How To Score 0/30 For Your QR Code

The image below is a QR Code in the window of the Nordstrom store in Seattle (thank you @5h15h). Let’s see how it scores on the three rules of QR Codes:

1st Rule: Mobilize the landing page. The QR Code resolves to the Men’s Apparel section of the Nordstrom online shop – not mobilized. Score: 0/10

2nd Rule: Keep the url short. The QR Code scans as a 117 character url…

…almost a record! Score: 0/10

3rd Rule: Make the content valuable. Unfortunately there is no compelling content just the standard unimaginative online catalogue. This is pretty boring on a desktop, on a mobile device it is a disaster. Score: 0/10

So Nordstrom scores 0/30 for its QR Code. The best we can say is well done Nordstrom for giving it a go and being an early adopter but I hope they read this, take the code down and replace it with one that scores 30/30!

Nordstrom QR Code in the Seattle store

10 thoughts on “How To Score 0/30 For Your QR Code”

  1. QR Code etiquette 1 & 3, I get.
    But I don’t see your point in “keep the URL short” with a QR Code. To the contrary, part of the advantage of using a QR Code is that the URL is rendered unimportant to the user, so you are no longer confined to a short URL that a user can easily remember and type in. You can take advantage of that with analytics/tracking code if you like (which, to their credit, it appears they’ve done).

    For the sins of 1 & 3 alone they should be given a zero, I agree this is effort looks like a failure (or more accurately, a low cost learning experience), but I just don’t follow what you’re point is about short URLs when using QR Codes.

    If I’m missing something, please elaborate. Thanks.

  2. That’s right! In the implementations we’ve done so far, we always try to shorten the URL for easier readability. All phones are different with differing abilities in scanning. You want to make SURE that you don’t have failed scans (hurts consumer adoption of this technology) so need to make the QR as “simple” as possible. And that means shortening the URL as much as possible.

  3. Roger:

    I agree…0/30…and not to pile on Nordstrom but, recently, I have seen their full-page ads in The New York Times promoting the store’s big pre-fall sale (or whatever it may be called) and while they make room in the ad for a Facebook and Twitter icon, they could have gotten more mileage, I believe, if they also had a 2D code that resolved to a video showcasing some of the fall clothes and accessories…show clips from a famous designer’s runway show, let people enter a contest to win fall merchandise, etc., etc.

    Seems like companies are jumping in on codes without enough thought. Is there a clock ticking, I was not aware.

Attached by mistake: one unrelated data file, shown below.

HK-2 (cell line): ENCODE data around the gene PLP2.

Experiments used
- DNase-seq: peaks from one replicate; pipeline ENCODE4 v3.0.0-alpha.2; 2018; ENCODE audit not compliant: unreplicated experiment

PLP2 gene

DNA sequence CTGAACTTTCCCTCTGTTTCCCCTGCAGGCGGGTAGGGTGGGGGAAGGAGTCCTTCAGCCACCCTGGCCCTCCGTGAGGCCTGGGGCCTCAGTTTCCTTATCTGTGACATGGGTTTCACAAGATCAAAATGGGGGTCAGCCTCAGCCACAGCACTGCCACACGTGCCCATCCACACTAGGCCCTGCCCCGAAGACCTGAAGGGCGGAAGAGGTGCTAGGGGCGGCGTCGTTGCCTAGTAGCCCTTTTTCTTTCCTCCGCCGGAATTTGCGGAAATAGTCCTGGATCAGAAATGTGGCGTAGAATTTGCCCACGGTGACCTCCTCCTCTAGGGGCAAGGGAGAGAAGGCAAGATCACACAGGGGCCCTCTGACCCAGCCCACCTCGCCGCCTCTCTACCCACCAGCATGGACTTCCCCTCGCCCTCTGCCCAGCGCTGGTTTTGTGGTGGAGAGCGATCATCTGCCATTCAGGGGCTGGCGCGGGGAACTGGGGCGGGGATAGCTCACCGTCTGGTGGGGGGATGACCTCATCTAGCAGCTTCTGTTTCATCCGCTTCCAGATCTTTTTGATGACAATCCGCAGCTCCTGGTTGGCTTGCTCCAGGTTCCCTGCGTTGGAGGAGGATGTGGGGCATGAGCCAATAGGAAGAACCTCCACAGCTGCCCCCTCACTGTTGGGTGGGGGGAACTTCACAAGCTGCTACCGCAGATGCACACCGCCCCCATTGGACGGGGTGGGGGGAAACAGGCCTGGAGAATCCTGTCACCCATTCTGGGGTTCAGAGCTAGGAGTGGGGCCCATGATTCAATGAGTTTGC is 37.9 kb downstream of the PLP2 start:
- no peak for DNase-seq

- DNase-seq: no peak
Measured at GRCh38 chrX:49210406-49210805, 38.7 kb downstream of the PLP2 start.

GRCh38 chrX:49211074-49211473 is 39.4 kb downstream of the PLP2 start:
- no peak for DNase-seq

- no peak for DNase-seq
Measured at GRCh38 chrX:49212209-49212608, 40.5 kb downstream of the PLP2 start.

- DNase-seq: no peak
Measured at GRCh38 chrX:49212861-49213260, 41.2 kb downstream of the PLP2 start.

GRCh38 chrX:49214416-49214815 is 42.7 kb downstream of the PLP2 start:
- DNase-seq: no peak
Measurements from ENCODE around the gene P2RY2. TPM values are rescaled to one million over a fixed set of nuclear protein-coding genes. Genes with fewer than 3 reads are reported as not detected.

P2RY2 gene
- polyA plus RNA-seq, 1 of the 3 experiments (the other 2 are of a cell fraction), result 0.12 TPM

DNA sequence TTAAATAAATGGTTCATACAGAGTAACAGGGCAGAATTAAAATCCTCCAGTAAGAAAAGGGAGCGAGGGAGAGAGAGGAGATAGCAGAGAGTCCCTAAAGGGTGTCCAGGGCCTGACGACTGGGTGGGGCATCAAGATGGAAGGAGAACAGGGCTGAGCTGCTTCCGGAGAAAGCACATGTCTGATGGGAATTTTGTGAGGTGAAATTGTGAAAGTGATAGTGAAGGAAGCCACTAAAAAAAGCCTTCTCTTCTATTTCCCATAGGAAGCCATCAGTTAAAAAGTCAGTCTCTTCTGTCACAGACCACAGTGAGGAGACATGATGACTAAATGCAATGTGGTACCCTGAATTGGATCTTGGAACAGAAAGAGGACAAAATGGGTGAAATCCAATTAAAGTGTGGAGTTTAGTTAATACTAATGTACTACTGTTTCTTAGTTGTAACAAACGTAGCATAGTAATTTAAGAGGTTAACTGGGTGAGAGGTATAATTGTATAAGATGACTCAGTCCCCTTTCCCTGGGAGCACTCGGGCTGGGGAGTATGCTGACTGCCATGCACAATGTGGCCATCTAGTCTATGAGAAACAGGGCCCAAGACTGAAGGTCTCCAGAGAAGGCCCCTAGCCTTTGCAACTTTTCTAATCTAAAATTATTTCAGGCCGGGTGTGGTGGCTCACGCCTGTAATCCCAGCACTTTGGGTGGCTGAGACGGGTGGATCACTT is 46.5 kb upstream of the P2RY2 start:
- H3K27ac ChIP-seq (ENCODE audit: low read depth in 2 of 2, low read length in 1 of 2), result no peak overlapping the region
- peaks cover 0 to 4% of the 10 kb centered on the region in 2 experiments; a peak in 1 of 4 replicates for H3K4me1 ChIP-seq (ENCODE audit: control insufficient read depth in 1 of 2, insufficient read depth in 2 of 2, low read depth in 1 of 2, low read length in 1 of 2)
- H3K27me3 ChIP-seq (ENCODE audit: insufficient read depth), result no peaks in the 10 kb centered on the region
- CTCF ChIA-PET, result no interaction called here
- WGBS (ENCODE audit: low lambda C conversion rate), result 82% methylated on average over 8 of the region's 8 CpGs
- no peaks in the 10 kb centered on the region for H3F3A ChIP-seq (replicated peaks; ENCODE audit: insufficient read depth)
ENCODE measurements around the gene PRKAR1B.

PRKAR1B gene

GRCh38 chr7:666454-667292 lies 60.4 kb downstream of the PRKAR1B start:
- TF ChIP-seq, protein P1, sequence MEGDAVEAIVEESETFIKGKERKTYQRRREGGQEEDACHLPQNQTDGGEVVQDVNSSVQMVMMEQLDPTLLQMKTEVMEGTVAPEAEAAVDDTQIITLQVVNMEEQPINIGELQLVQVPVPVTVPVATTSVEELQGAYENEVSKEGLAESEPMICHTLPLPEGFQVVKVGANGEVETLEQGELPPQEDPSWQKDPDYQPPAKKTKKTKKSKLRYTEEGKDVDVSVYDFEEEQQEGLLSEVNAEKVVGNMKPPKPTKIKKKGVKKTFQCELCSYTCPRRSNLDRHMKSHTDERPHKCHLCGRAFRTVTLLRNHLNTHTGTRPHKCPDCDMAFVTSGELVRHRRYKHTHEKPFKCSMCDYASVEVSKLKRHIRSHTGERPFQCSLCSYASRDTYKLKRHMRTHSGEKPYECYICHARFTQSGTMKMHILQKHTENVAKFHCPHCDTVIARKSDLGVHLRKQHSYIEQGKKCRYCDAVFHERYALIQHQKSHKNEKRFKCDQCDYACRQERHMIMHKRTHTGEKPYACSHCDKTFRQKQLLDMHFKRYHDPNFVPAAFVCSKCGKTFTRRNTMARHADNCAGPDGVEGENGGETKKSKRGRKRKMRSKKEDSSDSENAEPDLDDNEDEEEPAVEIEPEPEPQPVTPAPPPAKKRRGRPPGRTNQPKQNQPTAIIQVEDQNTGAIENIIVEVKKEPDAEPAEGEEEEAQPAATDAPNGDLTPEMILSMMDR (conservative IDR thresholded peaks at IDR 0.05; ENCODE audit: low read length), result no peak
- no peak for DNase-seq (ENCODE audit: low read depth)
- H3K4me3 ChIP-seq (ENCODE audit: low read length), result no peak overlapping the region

4. There are so many problems with this, I do hope that NORDSTROM pays attention (and, if we see this repeated in their Portland store, we’ll deal with it directly).

    It’s fine that someone in their design/display said, “hey look what we can try out.” But, it will fail. So, when NORDSTROM have a budget and want to do a mobile campaign, they’ll point to their failed QR attempt…and not spend real money on a real campaign.

    For the public, anyone who gets sucked into a wasted 2-minutes of time trying to deal with the current campaign, it is one more reason why they will avoid/ignore/bypass the next QR Tag they see.

    If early campaigns do not offer seamless and valuable experiences, QR Tags will become like banner ads — the human eye actually won’t be able to see them!

    For every poorly executed Tag campaign today, we all lose future customers.

  5. Excellent points made Roger, I have seen these easily avoidable mistakes happening more and more as people try to incorporate QR into their printed collateral and marketing materials. It’s failed attempts like this that motivate me to keep educating businesses about how to properly use QR and maximize the mileage they can get out of this technology. And people wondered why I started a QR code consulting business.

  6. This is an excellent example of how NOT to use QR Codes in a mobile campaign. The long URL, while not fatal, results in an over-sized code that is problematic for graphic designers and less likely to be scanned correctly under less-than-ideal lighting conditions. I did a quick test, using and a free code generator: see There’s no reason why Nordstrom had to use a monster URL.

    Another problem with the campaign is the assumption that Seattle window shoppers will automatically know what to do with the code! The time may come (maybe soon) when instructions won’t be necessary, but as a long time Seattle resident, I’d say we’re not there yet.

    The biggest problem with the campaign, as has been ably pointed out, is the poor mobile experience. The landing page is neither optimized for smartphone use nor geared towards an engaging mobile customer experience. A mobile Web user will NEVER use their phone to browse a large, undifferentiated selection of products — not when the actual store is right there!!!

    There are companies doing a great job with print-to-mobile QR campaigns, such as Warbasse ( and others. The folks behind the Nordstrom campaign are not among them. I’m sure they were well-intentioned, but I’m afraid this campaign is a non-starter.

    Edited to remove typos by request. – Editor

  7. Being on a window on the street gives odds that at some point in the day there will be a glare. My phone doesn’t read these codes well if there is a glare and after a few attempts, I am off to something else. (However, I know nothing about this particular location and it may not have been an issue) but it’s something to consider when creating these experiences.
    And that is the key…they are experiences NOT “look we have a 2D code so we are cool and people will still think we are cool even if we give them a poor experience”.

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